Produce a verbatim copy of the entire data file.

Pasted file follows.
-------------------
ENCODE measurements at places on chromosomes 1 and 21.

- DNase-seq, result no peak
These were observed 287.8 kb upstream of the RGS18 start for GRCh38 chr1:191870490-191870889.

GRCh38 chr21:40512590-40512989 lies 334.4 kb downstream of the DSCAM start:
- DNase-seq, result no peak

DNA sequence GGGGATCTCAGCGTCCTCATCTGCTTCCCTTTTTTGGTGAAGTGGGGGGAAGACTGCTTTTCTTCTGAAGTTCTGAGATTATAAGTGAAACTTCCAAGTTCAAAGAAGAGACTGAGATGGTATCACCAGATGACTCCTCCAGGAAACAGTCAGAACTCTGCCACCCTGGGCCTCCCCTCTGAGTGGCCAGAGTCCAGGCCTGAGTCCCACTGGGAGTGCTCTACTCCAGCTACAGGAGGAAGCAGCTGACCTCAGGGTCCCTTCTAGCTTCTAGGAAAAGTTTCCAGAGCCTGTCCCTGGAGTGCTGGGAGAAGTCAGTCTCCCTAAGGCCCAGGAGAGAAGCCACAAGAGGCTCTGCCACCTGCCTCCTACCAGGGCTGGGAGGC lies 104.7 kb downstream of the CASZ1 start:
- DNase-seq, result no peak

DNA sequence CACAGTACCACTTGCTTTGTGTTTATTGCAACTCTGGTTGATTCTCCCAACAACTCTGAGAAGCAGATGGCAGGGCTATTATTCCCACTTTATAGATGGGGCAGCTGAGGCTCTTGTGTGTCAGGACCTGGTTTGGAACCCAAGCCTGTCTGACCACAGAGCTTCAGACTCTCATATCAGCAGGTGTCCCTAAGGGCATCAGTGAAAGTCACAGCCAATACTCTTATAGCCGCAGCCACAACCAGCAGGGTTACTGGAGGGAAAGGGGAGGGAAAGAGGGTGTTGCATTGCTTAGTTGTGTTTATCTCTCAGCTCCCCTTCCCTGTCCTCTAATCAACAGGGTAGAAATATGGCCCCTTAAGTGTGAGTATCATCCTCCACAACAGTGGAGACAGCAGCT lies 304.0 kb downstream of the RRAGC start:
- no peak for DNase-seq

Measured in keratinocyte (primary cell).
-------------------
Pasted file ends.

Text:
ENCODE measurements at places on chromosomes 1 and 21.

- DNase-seq, result no peak
These were observed 287.8 kb upstream of the RGS18 start for GRCh38 chr1:191870490-191870889.

GRCh38 chr21:40512590-40512989 lies 334.4 kb downstream of the DSCAM start:
- DNase-seq, result no peak

DNA sequence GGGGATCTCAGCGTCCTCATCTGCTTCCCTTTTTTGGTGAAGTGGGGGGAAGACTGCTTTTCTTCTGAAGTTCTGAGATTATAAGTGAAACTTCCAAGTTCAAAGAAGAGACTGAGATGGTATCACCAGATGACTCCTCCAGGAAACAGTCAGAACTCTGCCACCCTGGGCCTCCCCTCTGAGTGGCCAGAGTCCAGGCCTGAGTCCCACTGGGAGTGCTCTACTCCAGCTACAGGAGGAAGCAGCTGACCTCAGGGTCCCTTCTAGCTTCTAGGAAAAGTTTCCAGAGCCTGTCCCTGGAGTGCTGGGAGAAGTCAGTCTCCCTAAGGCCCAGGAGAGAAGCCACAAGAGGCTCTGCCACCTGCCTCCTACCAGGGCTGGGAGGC lies 104.7 kb downstream of the CASZ1 start:
- DNase-seq, result no peak

DNA sequence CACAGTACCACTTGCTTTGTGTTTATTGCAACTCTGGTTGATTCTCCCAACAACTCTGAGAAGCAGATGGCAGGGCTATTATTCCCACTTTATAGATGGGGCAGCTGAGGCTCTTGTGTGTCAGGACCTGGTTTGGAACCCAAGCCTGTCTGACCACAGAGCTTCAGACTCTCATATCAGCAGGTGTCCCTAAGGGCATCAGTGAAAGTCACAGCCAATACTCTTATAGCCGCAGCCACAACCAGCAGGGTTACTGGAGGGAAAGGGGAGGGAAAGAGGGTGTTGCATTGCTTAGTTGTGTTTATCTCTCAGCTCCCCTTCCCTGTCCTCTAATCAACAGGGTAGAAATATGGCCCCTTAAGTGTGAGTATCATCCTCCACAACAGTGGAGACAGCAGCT lies 304.0 kb downstream of the RRAGC start:
- no peak for DNase-seq

Measured in keratinocyte (primary cell).